Monday, November 15, 2010

Globalism Incongruous with Fair Trade?

The Fairtrade Foundation helps to promote economic development opportunities in poor countries. It has just released a report revealing how billions of dollars in subsidies in wealthy countries prevent the world’s poorest cotton farmers from making a living.

As a result, farmers in the four biggest cotton producing countries of west Africa are losing out on vital income which would help people in rural areas and pay for roads, schools and other developments to reduce their dependence on aid, it claims.

"The current system of subsidies cannot be right and certainly is not fair. The principles of Fairtrade need to be integrated and reflected in the global trading system."

In 2005 governments agreed to end the cotton subsidies, but the deal will not come into force until the prolonged talks reach a full agreement. The next ministerial meeting has not been scheduled, but one is expected next year to mark 10 years since the talks began in the Qatar city of Doha.

For example, in the landlocked, semi-desert nation, Mali depends on cotton for its survival. Half of its export revenues come from cotton – it is the second-largest producer in Africa after Egypt – and it is estimated that more than 3.2 million Malians, 40% of the country's rural population, depend on the crop for their livelihoods.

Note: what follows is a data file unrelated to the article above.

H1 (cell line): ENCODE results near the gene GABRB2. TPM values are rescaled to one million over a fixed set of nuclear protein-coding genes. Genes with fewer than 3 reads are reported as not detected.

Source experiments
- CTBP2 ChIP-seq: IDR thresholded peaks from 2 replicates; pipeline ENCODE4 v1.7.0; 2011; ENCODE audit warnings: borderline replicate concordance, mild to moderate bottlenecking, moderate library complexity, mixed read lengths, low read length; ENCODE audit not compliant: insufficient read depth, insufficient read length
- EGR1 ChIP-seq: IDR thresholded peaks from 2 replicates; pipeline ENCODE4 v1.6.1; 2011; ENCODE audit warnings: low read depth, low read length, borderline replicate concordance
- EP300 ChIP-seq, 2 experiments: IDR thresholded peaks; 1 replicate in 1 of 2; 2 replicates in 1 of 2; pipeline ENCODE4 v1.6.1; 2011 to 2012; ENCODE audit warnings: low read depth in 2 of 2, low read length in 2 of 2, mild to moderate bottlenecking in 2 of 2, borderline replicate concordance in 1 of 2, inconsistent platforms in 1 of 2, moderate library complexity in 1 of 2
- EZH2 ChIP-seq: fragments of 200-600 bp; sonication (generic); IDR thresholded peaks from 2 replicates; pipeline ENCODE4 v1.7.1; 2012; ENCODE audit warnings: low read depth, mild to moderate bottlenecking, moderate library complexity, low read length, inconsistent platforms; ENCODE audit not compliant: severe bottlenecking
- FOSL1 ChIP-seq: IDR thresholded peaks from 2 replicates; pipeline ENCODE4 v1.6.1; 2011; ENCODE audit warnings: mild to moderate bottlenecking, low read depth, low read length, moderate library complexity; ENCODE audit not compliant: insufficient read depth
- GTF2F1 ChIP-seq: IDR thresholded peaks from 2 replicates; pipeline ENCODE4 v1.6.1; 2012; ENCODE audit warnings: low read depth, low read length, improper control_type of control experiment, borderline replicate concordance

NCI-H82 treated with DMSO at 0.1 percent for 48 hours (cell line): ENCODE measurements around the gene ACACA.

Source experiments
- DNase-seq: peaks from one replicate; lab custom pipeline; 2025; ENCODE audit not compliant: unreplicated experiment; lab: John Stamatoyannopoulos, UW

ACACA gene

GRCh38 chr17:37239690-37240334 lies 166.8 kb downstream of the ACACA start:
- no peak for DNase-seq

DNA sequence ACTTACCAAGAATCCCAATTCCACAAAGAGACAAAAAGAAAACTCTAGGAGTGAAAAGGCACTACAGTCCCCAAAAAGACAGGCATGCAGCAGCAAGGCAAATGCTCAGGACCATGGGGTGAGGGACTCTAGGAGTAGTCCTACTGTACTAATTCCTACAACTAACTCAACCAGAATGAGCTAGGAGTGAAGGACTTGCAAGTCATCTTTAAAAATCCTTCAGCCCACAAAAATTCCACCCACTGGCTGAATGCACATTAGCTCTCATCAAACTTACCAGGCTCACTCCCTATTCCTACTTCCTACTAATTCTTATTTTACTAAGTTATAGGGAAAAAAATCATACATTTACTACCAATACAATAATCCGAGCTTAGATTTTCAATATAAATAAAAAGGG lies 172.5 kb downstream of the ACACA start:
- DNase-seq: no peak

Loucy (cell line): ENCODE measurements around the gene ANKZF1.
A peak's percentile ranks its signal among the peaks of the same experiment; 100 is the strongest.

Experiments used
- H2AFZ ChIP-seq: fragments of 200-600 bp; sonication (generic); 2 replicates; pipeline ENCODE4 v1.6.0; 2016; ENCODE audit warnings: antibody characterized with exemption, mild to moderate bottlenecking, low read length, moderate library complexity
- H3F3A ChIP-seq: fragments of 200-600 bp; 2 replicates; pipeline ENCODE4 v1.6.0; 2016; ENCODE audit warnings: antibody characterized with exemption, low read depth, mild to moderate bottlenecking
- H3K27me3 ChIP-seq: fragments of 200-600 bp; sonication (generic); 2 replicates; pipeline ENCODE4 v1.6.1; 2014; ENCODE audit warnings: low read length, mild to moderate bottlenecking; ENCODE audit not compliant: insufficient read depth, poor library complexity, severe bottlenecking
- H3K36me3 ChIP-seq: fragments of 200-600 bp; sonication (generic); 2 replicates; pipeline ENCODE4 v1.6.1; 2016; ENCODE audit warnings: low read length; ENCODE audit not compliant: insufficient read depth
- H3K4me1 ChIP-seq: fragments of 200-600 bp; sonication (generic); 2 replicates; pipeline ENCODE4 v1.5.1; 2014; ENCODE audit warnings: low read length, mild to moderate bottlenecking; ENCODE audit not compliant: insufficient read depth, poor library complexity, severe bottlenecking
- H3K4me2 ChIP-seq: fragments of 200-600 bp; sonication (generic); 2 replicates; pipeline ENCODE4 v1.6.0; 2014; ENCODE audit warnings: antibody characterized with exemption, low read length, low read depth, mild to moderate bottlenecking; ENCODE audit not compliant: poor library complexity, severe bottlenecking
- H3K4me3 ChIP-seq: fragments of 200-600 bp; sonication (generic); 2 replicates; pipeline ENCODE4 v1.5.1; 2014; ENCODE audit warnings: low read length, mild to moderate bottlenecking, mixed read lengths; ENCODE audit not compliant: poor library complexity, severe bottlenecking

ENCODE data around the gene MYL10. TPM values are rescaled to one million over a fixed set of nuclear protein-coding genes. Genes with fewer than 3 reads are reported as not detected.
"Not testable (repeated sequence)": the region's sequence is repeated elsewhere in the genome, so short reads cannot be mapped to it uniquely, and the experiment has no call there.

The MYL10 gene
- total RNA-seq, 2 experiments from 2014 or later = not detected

Moussa, who started growing cotton 17 years ago, farms two hectares of land, which yield 500-800 kilos a year. Yet despite the quantity and quality of cotton he produces, he is barely able to feed his children.

"Sometimes, the young ones cry because they're so hungry," he says, his face impassive. "I become very angry when I'm not able to get enough food for my family. All the time, I feel sad." Last month, two of his youngest children contracted malaria and his three-year-old son almost died because Moussa couldn't afford to buy medicine. "That made me very afraid. It makes me feel ashamed because I am the chief of the family but I am not able to protect them. In our culture, this is unacceptable."

As nations extol the virtues of globalism, it seems wealthier countries need to be more sensitive to the hurdles faced by emerging economies.